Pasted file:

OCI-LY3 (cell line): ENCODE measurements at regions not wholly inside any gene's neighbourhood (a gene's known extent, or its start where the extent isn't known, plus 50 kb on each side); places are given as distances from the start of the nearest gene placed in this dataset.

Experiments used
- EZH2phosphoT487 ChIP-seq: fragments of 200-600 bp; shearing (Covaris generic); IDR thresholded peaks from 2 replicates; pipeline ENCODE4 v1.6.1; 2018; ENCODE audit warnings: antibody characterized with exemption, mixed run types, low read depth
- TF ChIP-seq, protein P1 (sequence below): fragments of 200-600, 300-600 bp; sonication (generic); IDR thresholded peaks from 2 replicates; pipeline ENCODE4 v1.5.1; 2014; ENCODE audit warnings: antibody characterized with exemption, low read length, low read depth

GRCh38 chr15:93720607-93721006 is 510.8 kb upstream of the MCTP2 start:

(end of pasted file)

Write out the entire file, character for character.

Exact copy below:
OCI-LY3 (cell line): ENCODE measurements at regions not wholly inside any gene's neighbourhood (a gene's known extent, or its start where the extent isn't known, plus 50 kb on each side); places are given as distances from the start of the nearest gene placed in this dataset.

Experiments used
- EZH2phosphoT487 ChIP-seq: fragments of 200-600 bp; shearing (Covaris generic); IDR thresholded peaks from 2 replicates; pipeline ENCODE4 v1.6.1; 2018; ENCODE audit warnings: antibody characterized with exemption, mixed run types, low read depth
- TF ChIP-seq, protein P1 (sequence below): fragments of 200-600, 300-600 bp; sonication (generic); IDR thresholded peaks from 2 replicates; pipeline ENCODE4 v1.5.1; 2014; ENCODE audit warnings: antibody characterized with exemption, low read length, low read depth

GRCh38 chr15:93720607-93721006 is 510.8 kb upstream of the MCTP2 start: